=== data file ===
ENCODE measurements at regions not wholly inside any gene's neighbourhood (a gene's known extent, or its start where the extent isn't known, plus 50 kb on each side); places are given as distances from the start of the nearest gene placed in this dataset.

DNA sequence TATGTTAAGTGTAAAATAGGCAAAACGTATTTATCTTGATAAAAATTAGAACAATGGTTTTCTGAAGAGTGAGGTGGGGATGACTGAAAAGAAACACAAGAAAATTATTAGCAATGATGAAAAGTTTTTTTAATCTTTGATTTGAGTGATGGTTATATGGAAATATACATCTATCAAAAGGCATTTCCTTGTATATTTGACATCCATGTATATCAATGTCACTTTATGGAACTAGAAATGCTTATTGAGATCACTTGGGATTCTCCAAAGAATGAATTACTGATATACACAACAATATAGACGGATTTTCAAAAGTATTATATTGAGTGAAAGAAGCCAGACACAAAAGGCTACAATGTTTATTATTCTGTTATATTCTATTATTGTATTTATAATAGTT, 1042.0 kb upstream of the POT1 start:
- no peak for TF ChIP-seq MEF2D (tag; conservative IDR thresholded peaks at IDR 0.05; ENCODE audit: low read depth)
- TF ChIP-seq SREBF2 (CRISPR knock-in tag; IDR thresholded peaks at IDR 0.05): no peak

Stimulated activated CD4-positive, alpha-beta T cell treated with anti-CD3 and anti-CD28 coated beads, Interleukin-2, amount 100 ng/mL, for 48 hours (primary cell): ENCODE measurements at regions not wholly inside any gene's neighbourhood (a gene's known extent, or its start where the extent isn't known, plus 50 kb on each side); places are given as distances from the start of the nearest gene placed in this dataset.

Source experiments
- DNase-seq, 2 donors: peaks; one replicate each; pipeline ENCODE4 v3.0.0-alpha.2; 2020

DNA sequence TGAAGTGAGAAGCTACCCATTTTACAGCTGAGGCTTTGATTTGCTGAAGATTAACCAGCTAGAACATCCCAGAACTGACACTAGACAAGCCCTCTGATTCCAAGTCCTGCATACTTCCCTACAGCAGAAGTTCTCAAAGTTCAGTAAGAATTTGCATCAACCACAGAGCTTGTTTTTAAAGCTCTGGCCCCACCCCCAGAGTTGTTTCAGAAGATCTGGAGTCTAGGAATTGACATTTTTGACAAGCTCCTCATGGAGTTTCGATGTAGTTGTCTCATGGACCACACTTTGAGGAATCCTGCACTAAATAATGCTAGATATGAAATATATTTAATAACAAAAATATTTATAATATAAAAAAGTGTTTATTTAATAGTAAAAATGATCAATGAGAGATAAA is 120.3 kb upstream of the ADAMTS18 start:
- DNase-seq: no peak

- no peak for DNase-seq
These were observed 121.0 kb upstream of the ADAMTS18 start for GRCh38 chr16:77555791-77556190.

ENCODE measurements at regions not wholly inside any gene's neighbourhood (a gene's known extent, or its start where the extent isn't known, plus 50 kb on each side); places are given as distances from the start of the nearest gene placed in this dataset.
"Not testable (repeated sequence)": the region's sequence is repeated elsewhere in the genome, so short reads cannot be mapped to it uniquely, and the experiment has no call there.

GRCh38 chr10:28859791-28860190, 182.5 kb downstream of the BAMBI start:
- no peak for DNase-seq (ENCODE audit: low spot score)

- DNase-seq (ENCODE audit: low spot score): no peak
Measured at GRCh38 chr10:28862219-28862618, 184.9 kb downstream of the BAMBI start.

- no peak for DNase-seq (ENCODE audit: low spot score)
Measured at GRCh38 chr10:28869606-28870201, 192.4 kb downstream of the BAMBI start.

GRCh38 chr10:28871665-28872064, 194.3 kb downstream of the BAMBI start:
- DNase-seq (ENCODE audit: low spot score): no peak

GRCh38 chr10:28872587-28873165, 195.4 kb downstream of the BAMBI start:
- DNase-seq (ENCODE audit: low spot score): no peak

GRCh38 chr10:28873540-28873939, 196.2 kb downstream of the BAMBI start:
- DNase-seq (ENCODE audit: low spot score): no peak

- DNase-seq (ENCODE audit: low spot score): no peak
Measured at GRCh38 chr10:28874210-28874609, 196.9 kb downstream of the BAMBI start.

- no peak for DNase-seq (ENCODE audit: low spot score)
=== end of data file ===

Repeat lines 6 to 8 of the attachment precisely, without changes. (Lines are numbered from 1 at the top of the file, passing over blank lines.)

Source experiments
- DNase-seq, 2 donors: peaks; one replicate each; pipeline ENCODE4 v3.0.0-alpha.2; 2020

DNA sequence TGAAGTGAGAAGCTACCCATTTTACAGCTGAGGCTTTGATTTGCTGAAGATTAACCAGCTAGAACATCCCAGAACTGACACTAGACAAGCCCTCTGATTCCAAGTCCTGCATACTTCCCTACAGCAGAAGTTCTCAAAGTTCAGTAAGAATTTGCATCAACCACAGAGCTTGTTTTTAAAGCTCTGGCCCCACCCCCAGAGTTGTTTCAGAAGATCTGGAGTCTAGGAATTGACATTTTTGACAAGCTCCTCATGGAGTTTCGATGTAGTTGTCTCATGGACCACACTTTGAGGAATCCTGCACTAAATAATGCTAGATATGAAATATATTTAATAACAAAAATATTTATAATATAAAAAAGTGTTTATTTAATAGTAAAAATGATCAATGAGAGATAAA is 120.3 kb upstream of the ADAMTS18 start: